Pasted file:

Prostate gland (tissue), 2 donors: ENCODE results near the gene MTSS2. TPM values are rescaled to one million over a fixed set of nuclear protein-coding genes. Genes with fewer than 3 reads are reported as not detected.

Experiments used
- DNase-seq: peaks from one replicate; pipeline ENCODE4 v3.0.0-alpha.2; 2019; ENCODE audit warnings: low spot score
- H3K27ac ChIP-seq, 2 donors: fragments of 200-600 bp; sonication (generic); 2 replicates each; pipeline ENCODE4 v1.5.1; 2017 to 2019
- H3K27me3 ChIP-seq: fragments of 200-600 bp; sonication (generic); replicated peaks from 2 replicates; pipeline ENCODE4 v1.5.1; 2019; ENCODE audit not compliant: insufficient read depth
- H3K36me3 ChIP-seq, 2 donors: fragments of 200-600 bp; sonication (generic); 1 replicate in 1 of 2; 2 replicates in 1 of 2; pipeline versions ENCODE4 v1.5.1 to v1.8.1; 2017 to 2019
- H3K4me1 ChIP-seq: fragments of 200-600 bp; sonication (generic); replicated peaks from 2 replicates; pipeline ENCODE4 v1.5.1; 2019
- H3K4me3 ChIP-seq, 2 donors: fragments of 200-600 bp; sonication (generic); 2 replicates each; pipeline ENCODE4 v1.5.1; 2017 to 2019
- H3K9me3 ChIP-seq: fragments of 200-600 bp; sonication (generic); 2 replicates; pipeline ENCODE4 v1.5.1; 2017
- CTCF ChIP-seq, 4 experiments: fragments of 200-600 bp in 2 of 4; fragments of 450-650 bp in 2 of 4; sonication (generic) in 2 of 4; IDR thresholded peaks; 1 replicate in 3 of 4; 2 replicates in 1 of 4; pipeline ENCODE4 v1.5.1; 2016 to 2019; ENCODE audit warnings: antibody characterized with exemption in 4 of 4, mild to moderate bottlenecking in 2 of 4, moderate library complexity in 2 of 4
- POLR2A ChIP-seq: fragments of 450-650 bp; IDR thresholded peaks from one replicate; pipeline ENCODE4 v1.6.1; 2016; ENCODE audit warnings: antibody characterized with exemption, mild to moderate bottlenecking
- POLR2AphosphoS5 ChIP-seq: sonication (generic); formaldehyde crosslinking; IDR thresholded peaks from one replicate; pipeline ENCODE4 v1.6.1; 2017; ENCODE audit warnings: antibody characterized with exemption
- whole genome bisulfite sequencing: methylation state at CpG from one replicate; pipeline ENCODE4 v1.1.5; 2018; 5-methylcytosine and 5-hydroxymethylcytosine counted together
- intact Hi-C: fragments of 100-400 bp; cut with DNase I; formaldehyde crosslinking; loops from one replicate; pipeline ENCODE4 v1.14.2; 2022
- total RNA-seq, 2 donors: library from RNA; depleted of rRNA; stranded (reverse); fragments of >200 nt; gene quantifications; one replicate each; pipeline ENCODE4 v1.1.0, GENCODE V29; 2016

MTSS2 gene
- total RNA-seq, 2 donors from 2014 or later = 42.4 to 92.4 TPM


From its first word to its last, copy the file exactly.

Prostate gland (tissue), 2 donors: ENCODE results near the gene MTSS2. TPM values are rescaled to one million over a fixed set of nuclear protein-coding genes. Genes with fewer than 3 reads are reported as not detected.

Experiments used
- DNase-seq: peaks from one replicate; pipeline ENCODE4 v3.0.0-alpha.2; 2019; ENCODE audit warnings: low spot score
- H3K27ac ChIP-seq, 2 donors: fragments of 200-600 bp; sonication (generic); 2 replicates each; pipeline ENCODE4 v1.5.1; 2017 to 2019
- H3K27me3 ChIP-seq: fragments of 200-600 bp; sonication (generic); replicated peaks from 2 replicates; pipeline ENCODE4 v1.5.1; 2019; ENCODE audit not compliant: insufficient read depth
- H3K36me3 ChIP-seq, 2 donors: fragments of 200-600 bp; sonication (generic); 1 replicate in 1 of 2; 2 replicates in 1 of 2; pipeline versions ENCODE4 v1.5.1 to v1.8.1; 2017 to 2019
- H3K4me1 ChIP-seq: fragments of 200-600 bp; sonication (generic); replicated peaks from 2 replicates; pipeline ENCODE4 v1.5.1; 2019
- H3K4me3 ChIP-seq, 2 donors: fragments of 200-600 bp; sonication (generic); 2 replicates each; pipeline ENCODE4 v1.5.1; 2017 to 2019
- H3K9me3 ChIP-seq: fragments of 200-600 bp; sonication (generic); 2 replicates; pipeline ENCODE4 v1.5.1; 2017
- CTCF ChIP-seq, 4 experiments: fragments of 200-600 bp in 2 of 4; fragments of 450-650 bp in 2 of 4; sonication (generic) in 2 of 4; IDR thresholded peaks; 1 replicate in 3 of 4; 2 replicates in 1 of 4; pipeline ENCODE4 v1.5.1; 2016 to 2019; ENCODE audit warnings: antibody characterized with exemption in 4 of 4, mild to moderate bottlenecking in 2 of 4, moderate library complexity in 2 of 4
- POLR2A ChIP-seq: fragments of 450-650 bp; IDR thresholded peaks from one replicate; pipeline ENCODE4 v1.6.1; 2016; ENCODE audit warnings: antibody characterized with exemption, mild to moderate bottlenecking
- POLR2AphosphoS5 ChIP-seq: sonication (generic); formaldehyde crosslinking; IDR thresholded peaks from one replicate; pipeline ENCODE4 v1.6.1; 2017; ENCODE audit warnings: antibody characterized with exemption
- whole genome bisulfite sequencing: methylation state at CpG from one replicate; pipeline ENCODE4 v1.1.5; 2018; 5-methylcytosine and 5-hydroxymethylcytosine counted together
- intact Hi-C: fragments of 100-400 bp; cut with DNase I; formaldehyde crosslinking; loops from one replicate; pipeline ENCODE4 v1.14.2; 2022
- total RNA-seq, 2 donors: library from RNA; depleted of rRNA; stranded (reverse); fragments of >200 nt; gene quantifications; one replicate each; pipeline ENCODE4 v1.1.0, GENCODE V29; 2016

MTSS2 gene
- total RNA-seq, 2 donors from 2014 or later = 42.4 to 92.4 TPM